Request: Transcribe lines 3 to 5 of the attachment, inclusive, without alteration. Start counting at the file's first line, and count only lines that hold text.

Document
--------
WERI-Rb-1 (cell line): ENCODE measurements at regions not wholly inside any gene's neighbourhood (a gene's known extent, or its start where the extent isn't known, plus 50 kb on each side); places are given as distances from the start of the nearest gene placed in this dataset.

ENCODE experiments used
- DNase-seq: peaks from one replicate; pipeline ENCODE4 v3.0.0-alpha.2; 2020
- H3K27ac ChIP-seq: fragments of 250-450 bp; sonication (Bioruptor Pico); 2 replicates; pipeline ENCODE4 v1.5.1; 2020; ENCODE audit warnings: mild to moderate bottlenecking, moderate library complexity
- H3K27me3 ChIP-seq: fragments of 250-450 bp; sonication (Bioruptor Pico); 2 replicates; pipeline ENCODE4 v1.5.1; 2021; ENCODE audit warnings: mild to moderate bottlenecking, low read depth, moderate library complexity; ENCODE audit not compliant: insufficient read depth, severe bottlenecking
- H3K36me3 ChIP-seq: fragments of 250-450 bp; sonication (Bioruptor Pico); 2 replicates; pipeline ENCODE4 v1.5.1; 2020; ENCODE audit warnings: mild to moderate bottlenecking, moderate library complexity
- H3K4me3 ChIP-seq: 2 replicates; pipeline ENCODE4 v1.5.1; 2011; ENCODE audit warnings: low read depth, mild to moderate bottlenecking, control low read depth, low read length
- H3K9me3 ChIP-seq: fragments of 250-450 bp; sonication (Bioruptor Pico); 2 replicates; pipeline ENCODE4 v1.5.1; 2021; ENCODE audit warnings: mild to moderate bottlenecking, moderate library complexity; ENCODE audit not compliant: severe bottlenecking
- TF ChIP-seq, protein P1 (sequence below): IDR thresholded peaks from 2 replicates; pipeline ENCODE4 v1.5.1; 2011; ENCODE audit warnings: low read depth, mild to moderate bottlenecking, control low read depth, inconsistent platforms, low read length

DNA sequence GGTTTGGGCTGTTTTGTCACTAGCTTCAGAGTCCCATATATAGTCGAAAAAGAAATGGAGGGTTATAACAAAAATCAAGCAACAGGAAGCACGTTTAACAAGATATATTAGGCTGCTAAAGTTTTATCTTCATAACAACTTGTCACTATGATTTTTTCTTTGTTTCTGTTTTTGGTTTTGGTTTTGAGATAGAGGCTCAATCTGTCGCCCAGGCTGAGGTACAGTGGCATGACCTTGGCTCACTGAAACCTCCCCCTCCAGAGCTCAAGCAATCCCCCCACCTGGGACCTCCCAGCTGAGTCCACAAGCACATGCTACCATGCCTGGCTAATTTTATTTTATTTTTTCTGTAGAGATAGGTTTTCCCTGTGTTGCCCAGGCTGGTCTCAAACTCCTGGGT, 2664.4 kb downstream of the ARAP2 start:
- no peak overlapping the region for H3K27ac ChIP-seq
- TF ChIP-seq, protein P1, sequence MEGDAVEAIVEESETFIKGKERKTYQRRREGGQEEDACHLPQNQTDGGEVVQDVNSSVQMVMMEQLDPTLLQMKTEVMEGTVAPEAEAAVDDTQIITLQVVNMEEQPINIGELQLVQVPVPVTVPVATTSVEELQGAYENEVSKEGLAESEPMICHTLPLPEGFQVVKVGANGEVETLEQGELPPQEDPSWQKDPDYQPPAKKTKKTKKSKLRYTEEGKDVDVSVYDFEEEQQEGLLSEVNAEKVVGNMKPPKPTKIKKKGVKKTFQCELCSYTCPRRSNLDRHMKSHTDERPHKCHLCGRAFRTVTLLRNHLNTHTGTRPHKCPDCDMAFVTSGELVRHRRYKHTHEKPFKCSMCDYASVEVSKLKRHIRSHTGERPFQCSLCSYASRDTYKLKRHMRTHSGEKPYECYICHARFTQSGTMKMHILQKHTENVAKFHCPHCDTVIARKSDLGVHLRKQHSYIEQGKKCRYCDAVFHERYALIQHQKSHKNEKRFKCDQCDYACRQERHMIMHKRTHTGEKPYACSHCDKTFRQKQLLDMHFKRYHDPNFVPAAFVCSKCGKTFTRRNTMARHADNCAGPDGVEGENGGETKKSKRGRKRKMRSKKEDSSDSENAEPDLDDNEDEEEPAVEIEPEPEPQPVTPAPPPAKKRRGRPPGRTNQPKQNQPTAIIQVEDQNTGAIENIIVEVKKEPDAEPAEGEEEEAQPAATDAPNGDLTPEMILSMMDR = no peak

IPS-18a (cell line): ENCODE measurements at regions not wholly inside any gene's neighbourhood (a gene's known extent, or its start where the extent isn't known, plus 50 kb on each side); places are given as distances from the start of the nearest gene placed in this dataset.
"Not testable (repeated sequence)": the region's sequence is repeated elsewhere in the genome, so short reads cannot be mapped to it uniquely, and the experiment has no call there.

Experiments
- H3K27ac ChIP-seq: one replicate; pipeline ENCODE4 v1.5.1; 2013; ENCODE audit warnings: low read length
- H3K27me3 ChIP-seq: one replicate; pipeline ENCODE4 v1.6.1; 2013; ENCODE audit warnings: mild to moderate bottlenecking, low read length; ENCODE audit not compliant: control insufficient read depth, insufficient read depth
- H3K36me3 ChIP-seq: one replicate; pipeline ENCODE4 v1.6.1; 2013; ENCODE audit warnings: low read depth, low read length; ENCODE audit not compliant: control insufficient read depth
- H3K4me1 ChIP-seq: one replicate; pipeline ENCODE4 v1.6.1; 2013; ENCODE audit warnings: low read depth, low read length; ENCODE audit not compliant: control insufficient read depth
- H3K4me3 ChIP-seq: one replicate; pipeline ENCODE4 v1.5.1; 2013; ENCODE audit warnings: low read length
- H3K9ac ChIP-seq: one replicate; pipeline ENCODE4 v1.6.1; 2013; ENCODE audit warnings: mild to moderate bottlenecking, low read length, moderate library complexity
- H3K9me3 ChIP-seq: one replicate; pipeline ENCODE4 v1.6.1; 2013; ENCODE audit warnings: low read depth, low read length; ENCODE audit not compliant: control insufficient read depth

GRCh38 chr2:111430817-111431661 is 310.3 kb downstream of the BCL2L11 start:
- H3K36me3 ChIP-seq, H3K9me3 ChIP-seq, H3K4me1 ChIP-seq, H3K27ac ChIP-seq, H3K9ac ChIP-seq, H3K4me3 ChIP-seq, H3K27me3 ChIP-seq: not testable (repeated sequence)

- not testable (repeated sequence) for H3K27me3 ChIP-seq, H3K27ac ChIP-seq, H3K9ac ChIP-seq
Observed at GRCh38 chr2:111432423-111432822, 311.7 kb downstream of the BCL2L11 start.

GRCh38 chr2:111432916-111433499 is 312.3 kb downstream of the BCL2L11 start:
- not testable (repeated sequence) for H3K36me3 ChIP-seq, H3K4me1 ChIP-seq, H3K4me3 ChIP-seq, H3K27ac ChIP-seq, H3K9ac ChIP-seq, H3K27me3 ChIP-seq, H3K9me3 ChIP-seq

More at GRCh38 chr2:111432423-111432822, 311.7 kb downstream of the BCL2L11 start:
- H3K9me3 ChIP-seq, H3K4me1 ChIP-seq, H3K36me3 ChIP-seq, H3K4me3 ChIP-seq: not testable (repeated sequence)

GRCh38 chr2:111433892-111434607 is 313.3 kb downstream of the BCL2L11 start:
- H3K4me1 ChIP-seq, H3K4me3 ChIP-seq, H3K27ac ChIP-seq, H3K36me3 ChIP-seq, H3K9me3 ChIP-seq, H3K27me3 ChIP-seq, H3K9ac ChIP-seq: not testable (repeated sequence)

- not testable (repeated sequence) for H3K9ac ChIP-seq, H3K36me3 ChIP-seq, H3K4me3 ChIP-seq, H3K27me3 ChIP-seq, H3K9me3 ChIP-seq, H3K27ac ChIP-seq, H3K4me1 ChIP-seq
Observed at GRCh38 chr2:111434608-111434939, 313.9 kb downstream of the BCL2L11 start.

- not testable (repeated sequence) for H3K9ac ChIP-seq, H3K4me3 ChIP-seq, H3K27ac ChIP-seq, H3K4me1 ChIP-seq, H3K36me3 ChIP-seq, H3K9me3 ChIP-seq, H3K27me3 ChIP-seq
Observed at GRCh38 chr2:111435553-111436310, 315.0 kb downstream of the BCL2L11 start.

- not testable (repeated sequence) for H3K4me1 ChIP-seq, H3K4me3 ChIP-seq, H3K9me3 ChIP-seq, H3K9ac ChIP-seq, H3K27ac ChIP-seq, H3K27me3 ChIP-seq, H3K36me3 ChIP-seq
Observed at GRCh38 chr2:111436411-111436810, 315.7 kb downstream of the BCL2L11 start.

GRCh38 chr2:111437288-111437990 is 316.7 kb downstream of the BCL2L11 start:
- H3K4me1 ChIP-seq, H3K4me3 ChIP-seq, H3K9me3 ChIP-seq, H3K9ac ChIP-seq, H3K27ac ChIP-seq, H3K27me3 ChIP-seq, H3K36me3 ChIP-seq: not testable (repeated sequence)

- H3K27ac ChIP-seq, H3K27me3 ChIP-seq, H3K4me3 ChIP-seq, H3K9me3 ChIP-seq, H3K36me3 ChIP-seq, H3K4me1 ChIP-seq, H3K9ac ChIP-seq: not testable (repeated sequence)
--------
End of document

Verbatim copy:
- DNase-seq: peaks from one replicate; pipeline ENCODE4 v3.0.0-alpha.2; 2020
- H3K27ac ChIP-seq: fragments of 250-450 bp; sonication (Bioruptor Pico); 2 replicates; pipeline ENCODE4 v1.5.1; 2020; ENCODE audit warnings: mild to moderate bottlenecking, moderate library complexity
- H3K27me3 ChIP-seq: fragments of 250-450 bp; sonication (Bioruptor Pico); 2 replicates; pipeline ENCODE4 v1.5.1; 2021; ENCODE audit warnings: mild to moderate bottlenecking, low read depth, moderate library complexity; ENCODE audit not compliant: insufficient read depth, severe bottlenecking